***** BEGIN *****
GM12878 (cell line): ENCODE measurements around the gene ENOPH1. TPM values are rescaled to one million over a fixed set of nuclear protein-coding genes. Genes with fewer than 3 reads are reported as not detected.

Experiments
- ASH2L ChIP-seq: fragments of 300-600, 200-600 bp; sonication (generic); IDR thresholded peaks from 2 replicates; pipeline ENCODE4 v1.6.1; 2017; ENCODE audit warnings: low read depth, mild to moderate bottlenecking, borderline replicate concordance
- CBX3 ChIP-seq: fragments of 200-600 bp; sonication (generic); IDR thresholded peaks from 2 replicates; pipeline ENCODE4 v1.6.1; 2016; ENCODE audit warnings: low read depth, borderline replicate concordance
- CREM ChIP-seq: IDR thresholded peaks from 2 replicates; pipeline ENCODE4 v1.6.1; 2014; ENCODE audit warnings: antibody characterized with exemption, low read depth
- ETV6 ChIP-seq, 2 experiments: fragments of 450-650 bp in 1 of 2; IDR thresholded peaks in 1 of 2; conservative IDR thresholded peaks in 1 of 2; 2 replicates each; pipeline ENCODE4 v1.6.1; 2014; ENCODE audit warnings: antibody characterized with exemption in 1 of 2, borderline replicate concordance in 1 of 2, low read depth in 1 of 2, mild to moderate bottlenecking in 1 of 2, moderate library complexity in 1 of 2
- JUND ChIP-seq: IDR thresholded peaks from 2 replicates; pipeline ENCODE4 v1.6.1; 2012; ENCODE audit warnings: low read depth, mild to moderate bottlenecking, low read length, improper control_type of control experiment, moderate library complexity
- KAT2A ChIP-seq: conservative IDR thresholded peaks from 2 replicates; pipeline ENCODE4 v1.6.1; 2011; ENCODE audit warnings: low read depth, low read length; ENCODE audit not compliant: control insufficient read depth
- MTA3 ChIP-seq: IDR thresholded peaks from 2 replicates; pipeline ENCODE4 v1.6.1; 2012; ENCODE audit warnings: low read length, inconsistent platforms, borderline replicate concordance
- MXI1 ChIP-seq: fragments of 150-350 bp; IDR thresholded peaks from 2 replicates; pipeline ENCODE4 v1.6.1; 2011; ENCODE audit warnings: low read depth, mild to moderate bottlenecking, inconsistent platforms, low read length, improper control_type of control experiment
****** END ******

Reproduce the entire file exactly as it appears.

GM12878 (cell line): ENCODE measurements around the gene ENOPH1. TPM values are rescaled to one million over a fixed set of nuclear protein-coding genes. Genes with fewer than 3 reads are reported as not detected.

Experiments
- ASH2L ChIP-seq: fragments of 300-600, 200-600 bp; sonication (generic); IDR thresholded peaks from 2 replicates; pipeline ENCODE4 v1.6.1; 2017; ENCODE audit warnings: low read depth, mild to moderate bottlenecking, borderline replicate concordance
- CBX3 ChIP-seq: fragments of 200-600 bp; sonication (generic); IDR thresholded peaks from 2 replicates; pipeline ENCODE4 v1.6.1; 2016; ENCODE audit warnings: low read depth, borderline replicate concordance
- CREM ChIP-seq: IDR thresholded peaks from 2 replicates; pipeline ENCODE4 v1.6.1; 2014; ENCODE audit warnings: antibody characterized with exemption, low read depth
- ETV6 ChIP-seq, 2 experiments: fragments of 450-650 bp in 1 of 2; IDR thresholded peaks in 1 of 2; conservative IDR thresholded peaks in 1 of 2; 2 replicates each; pipeline ENCODE4 v1.6.1; 2014; ENCODE audit warnings: antibody characterized with exemption in 1 of 2, borderline replicate concordance in 1 of 2, low read depth in 1 of 2, mild to moderate bottlenecking in 1 of 2, moderate library complexity in 1 of 2
- JUND ChIP-seq: IDR thresholded peaks from 2 replicates; pipeline ENCODE4 v1.6.1; 2012; ENCODE audit warnings: low read depth, mild to moderate bottlenecking, low read length, improper control_type of control experiment, moderate library complexity
- KAT2A ChIP-seq: conservative IDR thresholded peaks from 2 replicates; pipeline ENCODE4 v1.6.1; 2011; ENCODE audit warnings: low read depth, low read length; ENCODE audit not compliant: control insufficient read depth
- MTA3 ChIP-seq: IDR thresholded peaks from 2 replicates; pipeline ENCODE4 v1.6.1; 2012; ENCODE audit warnings: low read length, inconsistent platforms, borderline replicate concordance
- MXI1 ChIP-seq: fragments of 150-350 bp; IDR thresholded peaks from 2 replicates; pipeline ENCODE4 v1.6.1; 2011; ENCODE audit warnings: low read depth, mild to moderate bottlenecking, inconsistent platforms, low read length, improper control_type of control experiment